Representative Image (Photo Courtesy: PTI)

By Dr Arun Mitra

An advertisement from Tirumala Tirupati Devasthanam’s Tirupati medical department published on September 9, 2021 seeking specialist doctors belonging to ‘Hindu religion only’ is a matter of serious concern. This has belittled the medical profession which professes its commitment to render service to the mankind irrespective of caste, creed, religion, gender, socio-economic status or political affiliations.

Another news item released from Bhopal on 5th September 2021 is about the decision of Madhya Pradesh government to include lectures on RSS founder K B Hedgewar and Bhartiya Jan Sangh Leader Deen Dyal Upadhyaya, Swami Vivekanand and Dr B R Ambedkar in the first year foundation MBBS course “so as to promote patriotism among the students”.

This is in contrast to the earlier situation when medical students were encouraged by the teachers to read about great personalities in the medical science like Louis Pasteur, Rene Laennec and Alexander Fleming who had all played a significant role in the development of modern medicine.

Laennec’s invention of stethoscope made it easy to reach the diagnosis of several diseases, particularly those related to lungs and the heart. Through his observation, Alexander Fleming discovered Penicillin, which revolutionised the management of infections in the body. Louis Pasteur and Edward Jenner were pioneers in developing vaccines. These are just few names among thousands who worked hard to advance medical science. To know about them is motivational for upcoming doctors to contribute effectively in the field of medicine.

The motto has been ‘Medicine is a passion not profession’. That was also the time when to discuss about ethics was common. These produced doctors with the ideals to serve the poor and the sick without any priority for financial considerations. This inculcated patriotism and a desire to serve the nation.

The Code of Medical Ethics was developed by the Medical Council of India (MCI). Clause 6.1 of the Code prohibits doctors from soliciting patients through advertisement. As per the declaration by a doctor at the time of registration, according to clause 8.8 of this Code, he/she has to pledge to ‘serve the humanity and use the medical knowledge with utmost respect for human life and will not permit considerations of religion, nationality, race, party politics or social standing to intervene between the duty and patient’.

This is in continuation with clause 1.1.2 of the Code which states: “The prime object of the medical profession is to render service to humanity; reward or financial gain is a subordinate consideration. Who‐so‐ever chooses his profession, assumes the obligation to conduct himself in accordance with its ideals. A physician should be an upright man, instructed in the art of healings. He shall keep himself pure in character and be diligent in caring for the sick; he should be modest, sober, patient, prompt in discharging his duty without anxiety; conducting himself with propriety in his profession and in all the actions of his life”.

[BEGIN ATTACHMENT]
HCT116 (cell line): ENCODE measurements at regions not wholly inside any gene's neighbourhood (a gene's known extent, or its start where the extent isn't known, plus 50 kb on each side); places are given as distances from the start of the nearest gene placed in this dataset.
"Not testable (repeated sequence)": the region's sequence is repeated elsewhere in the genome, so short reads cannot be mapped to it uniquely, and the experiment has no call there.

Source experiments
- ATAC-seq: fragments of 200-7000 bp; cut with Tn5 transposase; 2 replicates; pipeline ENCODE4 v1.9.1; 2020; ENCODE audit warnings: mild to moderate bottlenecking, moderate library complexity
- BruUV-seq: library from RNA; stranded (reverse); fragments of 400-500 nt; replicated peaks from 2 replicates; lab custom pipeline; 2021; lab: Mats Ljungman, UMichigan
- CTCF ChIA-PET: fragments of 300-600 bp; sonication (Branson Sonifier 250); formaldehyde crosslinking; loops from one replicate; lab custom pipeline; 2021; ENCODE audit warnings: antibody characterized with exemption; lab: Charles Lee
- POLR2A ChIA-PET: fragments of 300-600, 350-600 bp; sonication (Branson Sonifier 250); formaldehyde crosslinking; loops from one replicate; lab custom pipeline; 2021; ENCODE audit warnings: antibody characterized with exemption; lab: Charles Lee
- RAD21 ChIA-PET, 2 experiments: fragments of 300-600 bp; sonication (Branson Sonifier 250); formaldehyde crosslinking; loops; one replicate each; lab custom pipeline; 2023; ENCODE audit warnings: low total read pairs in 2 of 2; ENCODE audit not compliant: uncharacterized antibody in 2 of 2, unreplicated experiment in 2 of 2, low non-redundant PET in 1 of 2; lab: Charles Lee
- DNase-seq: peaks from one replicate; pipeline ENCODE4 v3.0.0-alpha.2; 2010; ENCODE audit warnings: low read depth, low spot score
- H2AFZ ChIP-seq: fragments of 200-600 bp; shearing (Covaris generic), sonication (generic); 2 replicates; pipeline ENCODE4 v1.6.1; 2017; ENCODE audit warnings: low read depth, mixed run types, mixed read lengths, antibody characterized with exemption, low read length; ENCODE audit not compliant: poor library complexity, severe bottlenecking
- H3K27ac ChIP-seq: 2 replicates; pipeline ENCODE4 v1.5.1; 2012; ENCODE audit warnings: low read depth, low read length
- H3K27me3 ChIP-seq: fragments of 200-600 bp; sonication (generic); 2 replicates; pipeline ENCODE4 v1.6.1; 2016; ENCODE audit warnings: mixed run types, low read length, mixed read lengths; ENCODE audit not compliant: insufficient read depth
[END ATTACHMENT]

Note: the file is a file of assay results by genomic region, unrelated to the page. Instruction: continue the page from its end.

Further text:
Times have, however, changed. Commercialism has overtaken science. Ethics are by and large only for the sake of the record. Financial issues apart, there is a serious effort to divide the doctors for jobs on communal lines even though a doctor is ethically bound to serve patients from any religion without discrimination.

Dividing the medical personnel on communal lines is not new. This was seen during the period of Hitler when some doctors were forced to collaborate with Nazis and participate in mass murders of Jews. They would extract the gold plated teeth of the prisoners just because the wife of a Nazi officer liked that.

The advertisement by Tirumala Tirupati Devasthanam’s Tirupati medical department should have been taken note of and opposed by the medical bodies, particularly the Indian Medical Association (IMA). But unfortunately, no voice has been raised on this score.

The National Medical Commission decides the syllabus of the MBBS course. It sets topics for each subject. Lectures on political leaders to be given officially is not as per the norms.

According to Madhya Pradesh Education Minister Vishwas Sarang, such lectures about the RSS and BJP leaders have been introduced by the state for the purpose of ‘character-building’. Names of Swami Vivekanand and Dr B R Ambedkar in the series have been very subtly added to avoid any controversy. How these will ‘promote ethics’ in medical practice is beyond comprehension. This is a clear intent to thrust RSS ideology upon medical students.

The patriotism of RSS is equivalent to narrow nationalism and creation of a Hindutva based monolithic, homogenous society marginalising the minorities. This is against the idea of India which was conceptualised by the freedom fighters and revolutionaries who had thought of a country with a multi religious, multi-cultural, multi-linguistic society with people living together with equal rights.

Any conscious person would understand the motive of all this. Such absurd and dangerous steps must be opposed by the medical bodies to prevent medical education becoming the playground of hate politics.

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